I enjoyed the information covered in the posting. So as not to demonstrate the same negative behavior for negative comments I will say those get me very flummoxed. I was blessed to have the Greek form of Liberal Arts education much more broader than today’s version. In order for me to form an opinion I require knowledge utilizing all parts and processed in the big picture that is polarized into sides including subcategory fragmentation. I don’t wish to add fuel to the fire as the comments I would like to make would require me to back them and present the big picture because it’s my nature. Ignorance doesn’t know any better; but sociopath stupidity is unwarranted and already causing unthinkable damages environmentally , exploiting third world resources/people, future toxic waste and exploding the GMO agriculture in the USA. For the last decade west of Kansas is experiencing a massive drought to the extent of drying out the aquifers. I am pragmatic person. I refuse to participate in identity/ideology groups/politics. I enjoy immensely repurposing materials. I’m a newbie for machine sewing and I am blessed to have my great grandma’s sewing and also my beloved and missed maternal grandma’s first electric sewing machine to use. I knit and am passionate regarding textiles. The stupidity of the posters missing a gaping hole in their education to get it by intellectual ability to digest manufacturing, chemistry for the introduction of nylon, and know the entire processing from source materials to a requirement presently of disposal/recycling for textile and fiber. Due to cotton and linen I would add on the agricorps vegan meat complete production. Toxicity of Solar energy exceeding nuclear toxic waste just because of it being a power source. I am absolutely proenvironmet. You cannot fix anything when you don’t know the entire history of how it was broken. Thank you for this article. Your expansive coverage is appreciated. Food for thought.
Other than informing the readers about the existence of these fibers, I have no intention of encouraging the use of these. I am sorry if it seems so. Nothing justifies killing animals mindlessly for profit
Considering the methods by which most of these hairs and furs are obtained, it seems somewhat surprising that the author should be waxing lyrical about the “wonderful qualities” of such materials. Angora to take just one example is obtained by restraining the rabbits and then ripping their fur out. Oddly enough, the rabbits struggle and scream during the process….
This is not the only “natural fibre” produced in China under inhumane conditions – down is obtained similarly, leaving the birds bleeding and in pain.
Even wool production has a darker side, especially in Australia.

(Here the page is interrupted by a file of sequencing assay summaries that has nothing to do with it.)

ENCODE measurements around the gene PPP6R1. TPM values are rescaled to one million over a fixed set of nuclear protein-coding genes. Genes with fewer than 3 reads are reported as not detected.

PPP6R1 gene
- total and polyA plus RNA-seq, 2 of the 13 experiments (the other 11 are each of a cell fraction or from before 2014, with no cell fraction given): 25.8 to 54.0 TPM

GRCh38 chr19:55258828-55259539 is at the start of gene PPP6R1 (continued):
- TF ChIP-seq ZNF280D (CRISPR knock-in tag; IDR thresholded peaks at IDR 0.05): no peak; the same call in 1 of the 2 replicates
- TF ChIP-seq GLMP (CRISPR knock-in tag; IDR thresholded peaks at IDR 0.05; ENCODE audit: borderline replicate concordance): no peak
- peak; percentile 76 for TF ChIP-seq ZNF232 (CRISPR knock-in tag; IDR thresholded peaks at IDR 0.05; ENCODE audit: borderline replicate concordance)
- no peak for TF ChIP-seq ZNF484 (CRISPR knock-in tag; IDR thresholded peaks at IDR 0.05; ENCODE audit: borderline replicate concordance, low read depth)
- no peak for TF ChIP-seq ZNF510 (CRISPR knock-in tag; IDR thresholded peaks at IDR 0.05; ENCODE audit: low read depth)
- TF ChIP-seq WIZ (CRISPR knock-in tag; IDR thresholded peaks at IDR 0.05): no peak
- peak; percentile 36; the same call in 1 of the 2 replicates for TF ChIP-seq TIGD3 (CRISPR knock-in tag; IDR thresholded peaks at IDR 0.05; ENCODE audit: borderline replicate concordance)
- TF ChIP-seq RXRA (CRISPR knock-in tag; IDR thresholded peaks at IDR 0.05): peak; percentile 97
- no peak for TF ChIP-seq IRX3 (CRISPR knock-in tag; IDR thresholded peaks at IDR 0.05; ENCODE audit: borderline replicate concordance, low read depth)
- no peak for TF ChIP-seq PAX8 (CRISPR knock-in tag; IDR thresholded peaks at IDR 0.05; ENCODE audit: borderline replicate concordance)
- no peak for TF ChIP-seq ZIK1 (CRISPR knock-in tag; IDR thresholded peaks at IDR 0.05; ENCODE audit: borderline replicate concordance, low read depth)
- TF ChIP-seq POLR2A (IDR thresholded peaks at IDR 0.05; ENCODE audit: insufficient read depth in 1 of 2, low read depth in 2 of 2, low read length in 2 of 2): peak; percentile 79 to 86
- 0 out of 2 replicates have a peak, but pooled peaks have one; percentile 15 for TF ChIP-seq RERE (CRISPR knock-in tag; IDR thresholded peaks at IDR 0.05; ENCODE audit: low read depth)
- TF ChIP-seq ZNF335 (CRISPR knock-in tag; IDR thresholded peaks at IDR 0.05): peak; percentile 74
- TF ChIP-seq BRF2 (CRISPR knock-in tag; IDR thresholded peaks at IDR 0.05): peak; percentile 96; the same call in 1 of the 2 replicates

If you have compassion, then please remove this article and focus on the raft of new and exciting faux materials appearing on the market. They invariably (if surprisingly) have a smaller environmental footprint too.
Mel is a very long way from being correct. Her reply in itself demonstrates a stunning level of ignorance regarding the methods by which the majority of these types of hair or fur are obtained.
You believe that no harm comes to the animals in these industries because they aren’t killed in order to obtain their hair/fur/feathers. Clearly it is you who has no understanding of the realities of the “animal fibre” industries. Even the production of “good old fashioned” wool causes untold suffering due to shearers cutting into the sheep – such gouges may not be deliberate, but they are a direct result of over carelessness and callousness. There are issues with how Australian sheep farmers deal with fly strike in lambs.
As for Angora – China produces a lot of this material and it is done by restraining the rabbit and ripping it’s fur out. This happens many times over the animals short lifetime. Strangely, the rabbits struggle and scream during this process. Similarly with down, the birds are knelt upon and their feathers ripped out, causing pain and bleeding – feathers are not “dead” like nails or hooves, they have nerves and a blood supply. Imagine having your hair pulled out of it’s follicles again and again and again….
At the end of their “useful life” the animals from which the hair or fur is taken are invariably sent for slaughter.
Monika got real some time ago when she looked beneath the respectable veneer of the “animal fibre” trade!
Yes, MEL you are alright
because most of these animals aren’t harmed to get wool, e.g. sheep (where shearing is a necessity for their well-being).
it is also not the point of the article to push your faux-activism – it’s mostly to understand the qualities of different types of animal fibre, especially when you’re actually making something useful or when you’re buying fabrics
instead of doing this, you could be using this as a list to not buy animal fibres by knowing which ones they are
get real, Monika
Horrible article. Why won’t you show how these animals are tortured so you can get yourself some yarn to play with!
good job…appreciate the information…I would like to know more about which industries and businesses utilize these kinds of furs and whether they should be utilized in raw form or in procesed form..thanks once again.
SO MUCH INFORMATION SO GOOD